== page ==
It has been over ten years since his last directorial feature, but his new offering Hacksaw Ridge could mark Mel Gibson’s triumphant return to Hollywood. The film is a brutal, engrossing and uplifting war epic that pushes both its characters and its audience to their emotional limits.
The true story presented on screen is of Desmond Doss, portrayed here by Andrew Garfield, an American Army medic in World War 2 who, due to a combination of fervent Christian beliefs and personal trauma, refused to use or even carry a weapon. Despite this perceived limitation, Doss rescued 75 injured soldiers at Okinawa and became the first conscientious objector to be awarded the Medal of Honor.
The film is split into three distinct sections; first we see Doss as a youngster in Virginia, exploring the woods and fighting with his brother under the inebriated supervision of his First World War veteran father (played superbly by Hugo Weaving). He meets his future wife and the seeds of his pacifism are sown. After signing up to the Army, he moves to South Carolina to attend Army training, before finally shipping out to Japan. As necessary as Doss’ backstory is in providing context for his actions as an adult, the first two-thirds of the film have a very perfunctory feel, with the main narrative points hastily laid out. There is an overwhelming feeling that the facts have been pared down to the bone in order to stuff them all into the 139-minute running time, which doesn’t always compromise the film, but makes for a narratively simplistic first act.
Once Doss joins up with his fellow recruits, his beliefs make him an instant outcast. Garfield’s performance is outstanding and he perfectly embodies Doss’ ‘outsider-ness’ with everything from his soft, Southern twang and folksy charm to his wiry frame. This becomes markedly clear when put next to the ever-so-slightly clichéd soldiers in his squadron (there is An Italian One, A Handsome One, A Nasty One), who are all bravado and rippling flesh. Sam Worthington and Vince Vaughn provide Garfield with excellent support, especially Vaughn’s as a foul-mouthed drill sergeant who injects some unlikely humour into proceedings. By the time that Doss has overcome the various obstacles of basic training, mostly put in his way by his fellow soldiers, the audience is firmly behind him and shares his faith. Which is crucial, because once he steps ashore at Okinawa, as his idealism is put to the ultimate test.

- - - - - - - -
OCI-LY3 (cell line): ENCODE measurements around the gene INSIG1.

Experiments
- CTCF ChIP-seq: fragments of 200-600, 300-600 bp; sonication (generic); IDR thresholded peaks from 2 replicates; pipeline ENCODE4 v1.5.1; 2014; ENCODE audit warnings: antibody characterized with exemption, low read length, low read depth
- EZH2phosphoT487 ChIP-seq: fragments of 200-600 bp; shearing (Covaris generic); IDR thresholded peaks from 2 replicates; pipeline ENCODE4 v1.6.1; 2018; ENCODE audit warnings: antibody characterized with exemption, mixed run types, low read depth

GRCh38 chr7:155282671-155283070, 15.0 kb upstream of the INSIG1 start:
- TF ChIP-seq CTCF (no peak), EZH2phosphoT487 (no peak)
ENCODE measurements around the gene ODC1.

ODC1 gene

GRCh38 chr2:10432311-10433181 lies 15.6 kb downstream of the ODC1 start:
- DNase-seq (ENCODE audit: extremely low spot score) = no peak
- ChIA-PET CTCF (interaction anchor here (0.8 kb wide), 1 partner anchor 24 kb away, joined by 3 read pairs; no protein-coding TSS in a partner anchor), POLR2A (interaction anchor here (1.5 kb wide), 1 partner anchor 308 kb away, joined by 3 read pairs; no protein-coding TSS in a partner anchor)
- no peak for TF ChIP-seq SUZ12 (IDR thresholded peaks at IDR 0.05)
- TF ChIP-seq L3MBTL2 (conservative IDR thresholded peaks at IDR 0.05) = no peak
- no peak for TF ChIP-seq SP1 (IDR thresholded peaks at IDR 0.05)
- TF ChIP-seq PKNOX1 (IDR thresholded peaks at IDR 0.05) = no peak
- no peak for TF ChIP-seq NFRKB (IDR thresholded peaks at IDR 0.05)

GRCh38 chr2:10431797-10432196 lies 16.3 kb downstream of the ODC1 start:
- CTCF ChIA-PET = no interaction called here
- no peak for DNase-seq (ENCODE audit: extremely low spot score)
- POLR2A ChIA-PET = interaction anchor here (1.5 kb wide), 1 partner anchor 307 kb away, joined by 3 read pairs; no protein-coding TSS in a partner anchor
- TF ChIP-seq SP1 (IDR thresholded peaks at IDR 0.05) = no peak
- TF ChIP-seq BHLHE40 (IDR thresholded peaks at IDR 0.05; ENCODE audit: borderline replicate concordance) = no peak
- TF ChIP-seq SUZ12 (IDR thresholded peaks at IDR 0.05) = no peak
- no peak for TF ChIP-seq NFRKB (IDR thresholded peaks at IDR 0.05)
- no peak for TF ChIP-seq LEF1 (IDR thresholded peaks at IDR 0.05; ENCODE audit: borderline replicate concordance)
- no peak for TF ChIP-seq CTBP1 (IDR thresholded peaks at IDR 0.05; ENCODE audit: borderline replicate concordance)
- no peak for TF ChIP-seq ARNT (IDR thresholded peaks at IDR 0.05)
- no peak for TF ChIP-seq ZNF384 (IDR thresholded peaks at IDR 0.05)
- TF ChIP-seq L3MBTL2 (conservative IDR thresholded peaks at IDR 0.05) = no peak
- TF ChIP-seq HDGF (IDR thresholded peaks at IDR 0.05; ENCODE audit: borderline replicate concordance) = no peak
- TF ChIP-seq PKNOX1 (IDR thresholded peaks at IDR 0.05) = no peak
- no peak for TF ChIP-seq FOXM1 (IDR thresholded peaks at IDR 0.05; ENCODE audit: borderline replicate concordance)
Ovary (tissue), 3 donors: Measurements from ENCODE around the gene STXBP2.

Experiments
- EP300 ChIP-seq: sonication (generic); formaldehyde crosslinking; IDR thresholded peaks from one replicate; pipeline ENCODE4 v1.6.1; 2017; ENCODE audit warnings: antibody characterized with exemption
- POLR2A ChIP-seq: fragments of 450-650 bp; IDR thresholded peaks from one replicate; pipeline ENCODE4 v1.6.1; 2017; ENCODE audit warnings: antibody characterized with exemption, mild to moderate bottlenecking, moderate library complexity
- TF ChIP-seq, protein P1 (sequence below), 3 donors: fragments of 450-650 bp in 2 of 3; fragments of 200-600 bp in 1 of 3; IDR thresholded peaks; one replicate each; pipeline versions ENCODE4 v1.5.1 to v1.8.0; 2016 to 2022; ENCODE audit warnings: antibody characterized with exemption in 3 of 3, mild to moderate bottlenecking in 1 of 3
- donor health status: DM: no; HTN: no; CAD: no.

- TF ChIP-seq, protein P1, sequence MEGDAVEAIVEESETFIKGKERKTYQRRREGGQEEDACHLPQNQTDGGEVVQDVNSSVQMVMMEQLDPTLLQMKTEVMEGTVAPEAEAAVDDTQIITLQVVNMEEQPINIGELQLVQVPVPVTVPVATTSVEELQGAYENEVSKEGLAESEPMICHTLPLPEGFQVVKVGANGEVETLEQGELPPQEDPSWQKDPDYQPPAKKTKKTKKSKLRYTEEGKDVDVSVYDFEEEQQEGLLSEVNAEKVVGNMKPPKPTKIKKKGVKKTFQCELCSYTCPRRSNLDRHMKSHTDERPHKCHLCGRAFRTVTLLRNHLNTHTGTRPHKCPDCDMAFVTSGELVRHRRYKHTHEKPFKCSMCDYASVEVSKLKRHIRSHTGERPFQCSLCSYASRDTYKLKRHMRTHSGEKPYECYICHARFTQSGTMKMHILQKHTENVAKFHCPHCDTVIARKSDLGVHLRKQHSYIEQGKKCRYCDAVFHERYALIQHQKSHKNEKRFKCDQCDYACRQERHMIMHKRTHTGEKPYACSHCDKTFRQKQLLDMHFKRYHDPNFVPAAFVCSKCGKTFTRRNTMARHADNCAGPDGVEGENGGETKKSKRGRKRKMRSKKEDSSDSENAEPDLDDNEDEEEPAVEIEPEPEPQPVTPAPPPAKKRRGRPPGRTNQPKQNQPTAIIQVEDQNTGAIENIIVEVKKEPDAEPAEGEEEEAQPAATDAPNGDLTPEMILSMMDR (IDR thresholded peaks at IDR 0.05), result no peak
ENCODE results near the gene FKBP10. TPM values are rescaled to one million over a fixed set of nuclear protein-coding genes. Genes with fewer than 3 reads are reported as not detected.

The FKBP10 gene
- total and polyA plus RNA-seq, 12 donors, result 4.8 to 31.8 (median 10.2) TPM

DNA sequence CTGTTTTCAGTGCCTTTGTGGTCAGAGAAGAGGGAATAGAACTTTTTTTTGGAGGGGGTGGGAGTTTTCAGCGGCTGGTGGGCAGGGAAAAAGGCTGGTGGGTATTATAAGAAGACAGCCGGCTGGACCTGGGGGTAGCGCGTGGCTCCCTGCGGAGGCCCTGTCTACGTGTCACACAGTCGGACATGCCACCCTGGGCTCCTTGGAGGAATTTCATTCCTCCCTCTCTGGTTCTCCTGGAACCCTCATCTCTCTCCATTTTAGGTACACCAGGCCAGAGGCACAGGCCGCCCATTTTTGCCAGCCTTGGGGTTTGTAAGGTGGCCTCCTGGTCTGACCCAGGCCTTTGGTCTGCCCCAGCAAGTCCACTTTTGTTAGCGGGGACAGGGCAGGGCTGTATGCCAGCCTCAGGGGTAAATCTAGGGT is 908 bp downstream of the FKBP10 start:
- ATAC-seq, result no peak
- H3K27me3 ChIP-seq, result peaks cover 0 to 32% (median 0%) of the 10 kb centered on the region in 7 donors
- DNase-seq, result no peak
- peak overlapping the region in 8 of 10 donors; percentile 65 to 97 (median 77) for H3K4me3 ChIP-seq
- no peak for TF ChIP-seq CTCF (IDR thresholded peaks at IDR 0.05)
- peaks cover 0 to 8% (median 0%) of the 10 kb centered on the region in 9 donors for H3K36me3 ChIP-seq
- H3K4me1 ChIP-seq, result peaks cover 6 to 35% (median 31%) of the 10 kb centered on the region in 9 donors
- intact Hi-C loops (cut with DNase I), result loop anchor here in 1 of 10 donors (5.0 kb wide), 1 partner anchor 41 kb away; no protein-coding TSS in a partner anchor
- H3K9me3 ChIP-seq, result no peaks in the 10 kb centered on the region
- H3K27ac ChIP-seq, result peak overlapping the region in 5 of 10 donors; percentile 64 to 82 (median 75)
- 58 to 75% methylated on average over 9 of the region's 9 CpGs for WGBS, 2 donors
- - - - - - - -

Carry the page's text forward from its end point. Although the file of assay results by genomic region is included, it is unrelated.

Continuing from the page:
The vision of the battlefield that Gibson presents is a hellscape, an endless and confusing sea of mud and blood, diametrically opposed to the neatly manicured lawns of the army base or the sun-kissed peace of Virginia. In fact, everything about the film’s final act is a jolting left turn from what has come before, thanks to some of the best battle scenes of recent memory. Hacksaw Ridge properly flexes its muscles at this point, with Gibson orchestrating a symphony of whizzing gunfire, tumbling corpses and eviscerated limbs. There is a staggering amount of gore on screen, and the camera goes out of its way to capture every detail, from rats nibbling on the mouldering bodies of the dead to fountains of blood and exposed organs. It makes for gruelling viewing and you might find your fingernails are thoroughly chewed by the end of the first salvo. There is method behind the mayhem however: with the majority of the film serving to reinforce Doss’ innocent but passionate convictions, the final third serves to challenge everything that he, and by extension the audience, have put their faith in.
The film’s climax is heartrending, intense and soaked with religious imagery. In one scene, Doss stands, stripped to the waist and haloed by sunshine while blood, mostly that of others, is washed from his battered body. It may not be subtle, but it is surely effective and that is representative of the film as a whole. The theme of faith and conviction triumphing over insurmountable odds breaks no new ground, but behind a bold and endearing performance by Garfield and supremely effective direction from Gibson, Hacksaw Ridge flourishes as a slice of war cinema of the highest quality.
Words by Fraser Kay